By Peter Rudegeair
Jan 17 Wells Fargo & Co and U.S. Bancorp
said on Friday they would stop offering customers a type
of small, short-term loan that has come under regulatory
The so-called deposit advance products are similar to payday
loans, in that they are both small, short-term loans and have
been criticized by consumer activists for their high fees.
These loans are automatically repaid out of future direct
deposits into checking accounts. A typical deposit advance loan
can carry fees of $1.50 to $2 for every $20 borrowed.
In November, the Office of the Comptroller of the Currency,
which regulates national banks, and the Federal Deposit
Insurance Corp said they would make rules for deposit advance
products more stringent.
The regulators said they planned to impose additional limits
such as requiring a one-month cooling-off period between the
time one loan is repaid and another can be extended.
"We are encouraging the banks we supervise to develop new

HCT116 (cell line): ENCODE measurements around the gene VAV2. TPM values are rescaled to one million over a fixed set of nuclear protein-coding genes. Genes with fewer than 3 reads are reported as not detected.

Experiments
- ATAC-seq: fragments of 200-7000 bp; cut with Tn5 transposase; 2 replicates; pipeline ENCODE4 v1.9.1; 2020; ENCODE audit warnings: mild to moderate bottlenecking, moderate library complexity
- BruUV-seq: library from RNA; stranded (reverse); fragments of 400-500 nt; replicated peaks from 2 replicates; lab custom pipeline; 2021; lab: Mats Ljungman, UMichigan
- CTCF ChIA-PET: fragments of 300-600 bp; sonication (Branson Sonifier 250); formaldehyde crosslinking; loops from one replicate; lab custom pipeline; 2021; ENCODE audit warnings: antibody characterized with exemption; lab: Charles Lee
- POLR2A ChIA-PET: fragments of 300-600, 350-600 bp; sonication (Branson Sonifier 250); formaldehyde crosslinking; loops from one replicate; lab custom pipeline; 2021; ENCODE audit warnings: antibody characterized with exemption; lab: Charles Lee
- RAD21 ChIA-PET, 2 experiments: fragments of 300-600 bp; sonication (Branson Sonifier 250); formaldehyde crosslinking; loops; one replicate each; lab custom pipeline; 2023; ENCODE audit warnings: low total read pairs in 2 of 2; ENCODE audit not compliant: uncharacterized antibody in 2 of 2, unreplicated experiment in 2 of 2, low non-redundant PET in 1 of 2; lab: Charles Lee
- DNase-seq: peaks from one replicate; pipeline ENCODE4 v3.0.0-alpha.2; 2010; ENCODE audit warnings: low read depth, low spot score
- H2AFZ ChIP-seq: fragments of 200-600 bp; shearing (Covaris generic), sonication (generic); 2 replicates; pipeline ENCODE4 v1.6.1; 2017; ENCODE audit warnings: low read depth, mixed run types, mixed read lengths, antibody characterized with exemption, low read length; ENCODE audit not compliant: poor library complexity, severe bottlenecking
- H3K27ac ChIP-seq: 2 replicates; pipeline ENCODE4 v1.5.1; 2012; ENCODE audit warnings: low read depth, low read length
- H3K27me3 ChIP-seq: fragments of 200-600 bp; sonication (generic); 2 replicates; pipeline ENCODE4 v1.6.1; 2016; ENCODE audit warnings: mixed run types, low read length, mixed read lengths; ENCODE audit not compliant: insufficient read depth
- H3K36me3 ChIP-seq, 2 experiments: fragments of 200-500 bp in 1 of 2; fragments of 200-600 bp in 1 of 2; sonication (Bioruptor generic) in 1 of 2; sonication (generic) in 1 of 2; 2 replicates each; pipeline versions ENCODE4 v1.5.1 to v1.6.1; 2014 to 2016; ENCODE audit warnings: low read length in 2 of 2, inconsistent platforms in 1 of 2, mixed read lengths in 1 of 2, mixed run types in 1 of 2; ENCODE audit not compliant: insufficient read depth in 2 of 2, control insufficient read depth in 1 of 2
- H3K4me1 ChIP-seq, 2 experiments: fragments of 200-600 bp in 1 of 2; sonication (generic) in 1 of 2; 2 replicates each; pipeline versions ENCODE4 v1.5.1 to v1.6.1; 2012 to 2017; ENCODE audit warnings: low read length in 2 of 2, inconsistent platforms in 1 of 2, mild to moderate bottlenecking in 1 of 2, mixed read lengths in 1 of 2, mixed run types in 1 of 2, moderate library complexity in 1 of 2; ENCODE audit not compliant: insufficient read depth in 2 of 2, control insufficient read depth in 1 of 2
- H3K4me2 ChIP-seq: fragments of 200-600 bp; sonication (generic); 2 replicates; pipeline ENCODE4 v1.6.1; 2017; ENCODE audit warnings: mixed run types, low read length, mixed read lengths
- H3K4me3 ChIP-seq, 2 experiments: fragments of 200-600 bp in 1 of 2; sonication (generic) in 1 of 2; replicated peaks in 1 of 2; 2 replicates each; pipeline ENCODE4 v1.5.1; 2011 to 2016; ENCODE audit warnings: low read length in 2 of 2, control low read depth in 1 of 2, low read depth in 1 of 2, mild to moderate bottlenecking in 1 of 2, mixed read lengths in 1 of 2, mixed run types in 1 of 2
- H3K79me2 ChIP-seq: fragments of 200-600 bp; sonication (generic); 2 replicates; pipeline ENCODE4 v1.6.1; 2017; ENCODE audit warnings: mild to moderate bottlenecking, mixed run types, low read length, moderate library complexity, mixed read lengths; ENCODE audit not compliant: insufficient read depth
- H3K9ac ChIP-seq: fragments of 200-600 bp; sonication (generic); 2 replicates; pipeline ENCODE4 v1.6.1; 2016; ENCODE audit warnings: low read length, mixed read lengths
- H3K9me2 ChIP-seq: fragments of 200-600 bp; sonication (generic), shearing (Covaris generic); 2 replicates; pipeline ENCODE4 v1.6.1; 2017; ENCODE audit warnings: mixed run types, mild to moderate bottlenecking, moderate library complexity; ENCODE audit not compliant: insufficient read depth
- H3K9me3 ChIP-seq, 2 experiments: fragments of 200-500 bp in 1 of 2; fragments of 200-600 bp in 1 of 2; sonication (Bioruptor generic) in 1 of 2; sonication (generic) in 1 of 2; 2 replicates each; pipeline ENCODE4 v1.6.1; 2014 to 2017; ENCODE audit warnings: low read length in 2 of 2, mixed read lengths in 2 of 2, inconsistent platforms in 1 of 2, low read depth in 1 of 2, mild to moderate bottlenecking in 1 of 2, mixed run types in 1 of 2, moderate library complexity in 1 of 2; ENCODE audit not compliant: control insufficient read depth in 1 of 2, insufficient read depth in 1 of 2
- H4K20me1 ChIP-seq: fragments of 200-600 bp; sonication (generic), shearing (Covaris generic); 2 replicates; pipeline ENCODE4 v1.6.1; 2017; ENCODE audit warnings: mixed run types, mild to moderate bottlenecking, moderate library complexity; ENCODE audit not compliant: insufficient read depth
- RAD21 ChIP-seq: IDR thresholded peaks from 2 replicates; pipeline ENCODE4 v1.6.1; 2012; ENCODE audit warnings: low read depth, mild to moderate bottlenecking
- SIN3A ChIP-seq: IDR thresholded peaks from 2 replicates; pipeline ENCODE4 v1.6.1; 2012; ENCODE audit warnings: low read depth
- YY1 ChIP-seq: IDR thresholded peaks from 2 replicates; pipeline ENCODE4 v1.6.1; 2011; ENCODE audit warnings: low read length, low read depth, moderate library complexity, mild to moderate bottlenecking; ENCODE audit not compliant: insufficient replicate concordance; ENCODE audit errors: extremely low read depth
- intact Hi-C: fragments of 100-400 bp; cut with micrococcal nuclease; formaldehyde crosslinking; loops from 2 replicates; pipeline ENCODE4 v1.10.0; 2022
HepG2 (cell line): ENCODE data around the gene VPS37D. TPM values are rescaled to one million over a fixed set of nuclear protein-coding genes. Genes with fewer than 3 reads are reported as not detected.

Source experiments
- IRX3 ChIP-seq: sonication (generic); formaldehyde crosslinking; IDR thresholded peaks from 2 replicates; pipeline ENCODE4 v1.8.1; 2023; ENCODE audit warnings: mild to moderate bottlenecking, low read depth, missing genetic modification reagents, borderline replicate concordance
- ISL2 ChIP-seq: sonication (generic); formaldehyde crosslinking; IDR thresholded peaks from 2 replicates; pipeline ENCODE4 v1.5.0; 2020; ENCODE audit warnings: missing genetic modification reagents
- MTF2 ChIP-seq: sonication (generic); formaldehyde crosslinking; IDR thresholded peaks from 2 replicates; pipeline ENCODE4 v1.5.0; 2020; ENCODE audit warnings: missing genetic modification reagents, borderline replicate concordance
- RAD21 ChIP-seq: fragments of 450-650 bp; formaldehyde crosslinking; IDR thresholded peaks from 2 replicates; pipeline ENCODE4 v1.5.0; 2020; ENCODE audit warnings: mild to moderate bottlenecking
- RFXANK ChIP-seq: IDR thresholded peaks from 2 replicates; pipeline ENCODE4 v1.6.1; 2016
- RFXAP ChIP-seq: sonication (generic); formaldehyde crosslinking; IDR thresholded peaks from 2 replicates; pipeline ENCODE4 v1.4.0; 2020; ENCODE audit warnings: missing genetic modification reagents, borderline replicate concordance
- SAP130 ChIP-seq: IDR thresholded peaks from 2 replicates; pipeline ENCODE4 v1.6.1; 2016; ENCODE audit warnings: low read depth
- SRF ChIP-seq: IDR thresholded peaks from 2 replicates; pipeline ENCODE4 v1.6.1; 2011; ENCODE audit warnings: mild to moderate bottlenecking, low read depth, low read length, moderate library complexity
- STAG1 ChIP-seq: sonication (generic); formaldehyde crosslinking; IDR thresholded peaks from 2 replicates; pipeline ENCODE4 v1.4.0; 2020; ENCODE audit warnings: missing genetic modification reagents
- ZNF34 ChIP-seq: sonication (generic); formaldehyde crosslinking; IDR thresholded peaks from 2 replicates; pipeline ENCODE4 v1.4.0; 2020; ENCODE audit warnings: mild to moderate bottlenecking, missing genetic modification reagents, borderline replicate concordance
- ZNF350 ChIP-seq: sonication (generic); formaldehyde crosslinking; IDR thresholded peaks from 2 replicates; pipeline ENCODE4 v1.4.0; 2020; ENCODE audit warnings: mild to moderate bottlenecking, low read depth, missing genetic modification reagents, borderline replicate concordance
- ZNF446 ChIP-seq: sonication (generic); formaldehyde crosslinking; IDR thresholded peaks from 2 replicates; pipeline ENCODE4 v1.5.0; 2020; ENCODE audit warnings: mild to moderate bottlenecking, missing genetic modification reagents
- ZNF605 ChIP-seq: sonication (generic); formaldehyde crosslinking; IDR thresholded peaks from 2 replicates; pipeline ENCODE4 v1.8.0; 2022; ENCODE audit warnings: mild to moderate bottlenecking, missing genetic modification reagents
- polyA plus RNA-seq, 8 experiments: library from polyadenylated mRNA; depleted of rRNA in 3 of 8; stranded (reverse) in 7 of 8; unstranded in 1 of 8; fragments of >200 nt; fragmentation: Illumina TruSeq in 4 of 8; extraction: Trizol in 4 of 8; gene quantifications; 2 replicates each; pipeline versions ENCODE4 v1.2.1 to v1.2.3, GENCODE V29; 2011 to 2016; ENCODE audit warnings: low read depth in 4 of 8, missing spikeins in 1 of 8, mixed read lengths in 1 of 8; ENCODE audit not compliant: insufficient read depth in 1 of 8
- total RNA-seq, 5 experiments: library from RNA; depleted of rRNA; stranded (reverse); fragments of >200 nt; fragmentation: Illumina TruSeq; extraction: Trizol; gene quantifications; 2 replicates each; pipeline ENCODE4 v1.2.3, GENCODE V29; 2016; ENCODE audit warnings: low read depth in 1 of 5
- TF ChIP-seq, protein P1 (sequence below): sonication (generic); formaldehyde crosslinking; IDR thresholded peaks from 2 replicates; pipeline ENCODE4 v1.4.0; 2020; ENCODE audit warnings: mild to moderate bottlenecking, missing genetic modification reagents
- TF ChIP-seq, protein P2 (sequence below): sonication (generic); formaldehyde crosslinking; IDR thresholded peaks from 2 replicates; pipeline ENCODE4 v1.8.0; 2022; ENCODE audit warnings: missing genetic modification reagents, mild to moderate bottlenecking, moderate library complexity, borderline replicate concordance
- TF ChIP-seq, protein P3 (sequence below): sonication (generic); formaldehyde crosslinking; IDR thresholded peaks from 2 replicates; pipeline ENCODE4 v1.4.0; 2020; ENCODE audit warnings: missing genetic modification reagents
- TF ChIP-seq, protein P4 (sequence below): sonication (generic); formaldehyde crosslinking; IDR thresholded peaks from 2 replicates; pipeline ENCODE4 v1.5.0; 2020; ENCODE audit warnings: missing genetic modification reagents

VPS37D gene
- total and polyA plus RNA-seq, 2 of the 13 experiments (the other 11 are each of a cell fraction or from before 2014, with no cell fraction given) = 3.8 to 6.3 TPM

and innovative programs to meet the small-dollar credit needs of
their customers in ways that do not carry the risk of creating a
cycle of high-cost debt," Comptroller of the Currency Thomas
Curry said in an email.
Wells Fargo, the fourth largest U.S. bank, said it will no
longer make its direct deposit advance product available for
customers who open accounts after Feb. 1, although existing
customers can use the product until the middle of 2014.
U.S. Bancorp, a Minneapolis, Minnesota-based bank with $361
billion in assets, will cease offering its checking account
advance product to new customers on Jan. 31 and existing
customers on May 30.
Both banks said the decision to stop providing deposit
advance loans was in response to the OCC and FDIC's guidance.
They did not disclose the revenue they receive from the product,
but it is a small part of their overall business.
Fifth Third Bancorp, a Cincinnati, Ohio-based bank
with $126 billion in assets, said late on Friday it would phase
out its early access deposit advance service by the end of the
year. On Wednesday, Regions Financial Corp, a Birmingham,
Alabama-based bank with $117 billion in assets, said it would
end its Ready Advance product by the end of 2014.